We all define ourselves by who we are and what we do. Our lives revolve around these roles. We are teachers, parents, bankers, lawyers and nurses.
For years I defined myself by what I was. I was a daughter, sister, wife, mother and friend. I also defined myself by what I did. I was a friend, PTA president, Booster Club Member, School Board Member, 4-H Leader, Band Mother, Room Mother and Secretary. I was someone who loved gardening, loved to cook and bake and loved to sew. I loved to take my daughters shopping and I loved to lunch with friends.
What happens when we suddenly lose the ability to be what gives us our identity? What happens when what we did that defined our lives is no longer there? Do we suddenly become something else? Do we move on or do we give up?
When I no longer was able to work, go to the movies with friends, participate in my everyday activities, volunteer or even attend one daughter’s graduation or participate in the planning of my other daughter’s wedding my world came to a stop. I no longer felt I knew who I was. I wasn’t the person that I had been. I didn’t look the same or feel the same. Who was this crazy woman behind the mask that could only eat a few limited food items, could not color her hair or wear her contact lenses any more? My IDENTITY was gone; stolen away from me.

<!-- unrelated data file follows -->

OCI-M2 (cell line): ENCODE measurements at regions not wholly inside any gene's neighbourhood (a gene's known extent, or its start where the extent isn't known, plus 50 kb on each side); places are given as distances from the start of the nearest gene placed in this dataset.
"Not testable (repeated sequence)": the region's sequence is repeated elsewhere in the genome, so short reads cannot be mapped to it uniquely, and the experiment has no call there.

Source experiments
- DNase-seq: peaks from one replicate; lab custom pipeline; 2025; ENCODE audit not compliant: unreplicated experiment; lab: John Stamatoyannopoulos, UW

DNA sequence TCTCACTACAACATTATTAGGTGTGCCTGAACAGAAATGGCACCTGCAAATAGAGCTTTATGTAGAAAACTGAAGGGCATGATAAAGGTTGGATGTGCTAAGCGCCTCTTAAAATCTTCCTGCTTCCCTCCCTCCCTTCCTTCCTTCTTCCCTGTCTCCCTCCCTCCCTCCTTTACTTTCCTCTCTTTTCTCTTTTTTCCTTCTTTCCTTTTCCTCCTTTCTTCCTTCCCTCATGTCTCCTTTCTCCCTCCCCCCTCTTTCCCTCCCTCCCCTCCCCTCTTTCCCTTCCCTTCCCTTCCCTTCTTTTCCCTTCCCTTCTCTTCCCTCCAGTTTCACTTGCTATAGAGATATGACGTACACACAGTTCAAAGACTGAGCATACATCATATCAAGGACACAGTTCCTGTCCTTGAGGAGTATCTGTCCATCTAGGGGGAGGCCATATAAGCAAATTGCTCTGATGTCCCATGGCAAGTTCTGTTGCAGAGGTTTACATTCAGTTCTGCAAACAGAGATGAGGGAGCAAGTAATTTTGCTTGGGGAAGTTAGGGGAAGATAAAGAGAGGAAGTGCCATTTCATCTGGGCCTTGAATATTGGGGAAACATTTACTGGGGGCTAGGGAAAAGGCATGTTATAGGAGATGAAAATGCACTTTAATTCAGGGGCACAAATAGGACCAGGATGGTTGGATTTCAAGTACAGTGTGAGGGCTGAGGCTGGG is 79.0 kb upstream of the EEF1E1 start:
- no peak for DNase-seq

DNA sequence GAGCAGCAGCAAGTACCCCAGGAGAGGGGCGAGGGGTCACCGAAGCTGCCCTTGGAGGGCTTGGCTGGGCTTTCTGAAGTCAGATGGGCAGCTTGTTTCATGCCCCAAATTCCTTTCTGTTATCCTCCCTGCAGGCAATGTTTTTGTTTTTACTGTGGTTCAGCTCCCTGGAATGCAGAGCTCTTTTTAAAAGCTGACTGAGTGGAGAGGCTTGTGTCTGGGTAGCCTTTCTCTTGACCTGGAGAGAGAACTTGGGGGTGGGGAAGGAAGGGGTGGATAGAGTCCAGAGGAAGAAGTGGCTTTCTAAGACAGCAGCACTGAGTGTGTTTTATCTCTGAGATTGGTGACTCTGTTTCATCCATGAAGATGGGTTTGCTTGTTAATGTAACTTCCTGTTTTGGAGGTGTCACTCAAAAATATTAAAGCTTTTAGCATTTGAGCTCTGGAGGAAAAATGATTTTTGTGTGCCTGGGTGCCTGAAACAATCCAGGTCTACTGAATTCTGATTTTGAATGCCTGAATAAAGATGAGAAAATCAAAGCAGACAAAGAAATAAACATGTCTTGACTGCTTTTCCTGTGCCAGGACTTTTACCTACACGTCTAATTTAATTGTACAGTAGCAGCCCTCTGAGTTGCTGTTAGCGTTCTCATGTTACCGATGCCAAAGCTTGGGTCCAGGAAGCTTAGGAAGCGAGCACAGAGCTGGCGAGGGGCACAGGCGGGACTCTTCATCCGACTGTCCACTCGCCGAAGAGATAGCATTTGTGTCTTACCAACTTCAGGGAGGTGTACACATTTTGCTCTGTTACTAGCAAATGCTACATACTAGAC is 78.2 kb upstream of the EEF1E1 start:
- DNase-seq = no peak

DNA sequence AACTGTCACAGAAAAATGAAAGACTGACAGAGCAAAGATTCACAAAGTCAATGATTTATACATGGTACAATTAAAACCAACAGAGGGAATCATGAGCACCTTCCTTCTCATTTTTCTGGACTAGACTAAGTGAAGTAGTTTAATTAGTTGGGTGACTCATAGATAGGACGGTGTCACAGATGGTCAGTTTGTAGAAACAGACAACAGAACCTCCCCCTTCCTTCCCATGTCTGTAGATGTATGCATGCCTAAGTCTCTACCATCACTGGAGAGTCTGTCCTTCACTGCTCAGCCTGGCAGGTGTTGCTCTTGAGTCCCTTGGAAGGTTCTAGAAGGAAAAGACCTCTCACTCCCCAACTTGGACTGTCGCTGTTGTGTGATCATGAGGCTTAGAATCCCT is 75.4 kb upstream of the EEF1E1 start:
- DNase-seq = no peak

For years I wrestled with this. Who I was hadn’t changed. I was still a daughter, sister, wife, mother and friend. But I was not a Board Member, PTA Member, 4-H Leader or Booster Club Member. I didn’t bake because I couldn’t eat the things I baked. My cooking skills diminished as I had very little to cook. I didn’t sew because it caused anxiety to try to look at shapes and colors and prints. I didn’t lunch with friends or take my daughters shopping because going into stores and malls made me very ill. Because of all these losses I felt I had no identity. I felt I had nothing to offer. I found myself writing poems about this in the middle of the night when I could not sleep. From my book a portion of a poem entitled, “Who Am I?”:
Who Am I? Stripped of all the things that were once me. No more contacts – I now have the weight of my glasses on a face that always hurts.
Who Am I? I am the one whose hair makes her feel old – gray with time. I am the one whose face feels hollow and sunken.
Who Am I? I am the one sitting patiently by waiting for a treatment to bring her back into the real world. I am the one trying to be strong when constantly given more bad to deal with.
Who Am I? I am the one who cries secretly at night – alone in her room. The one who prays to God for the strength to go on.
It has taken a long time to realize that I can still have an identity without the labels of what I can do. I am “me” and no one or no illness can take “me” away.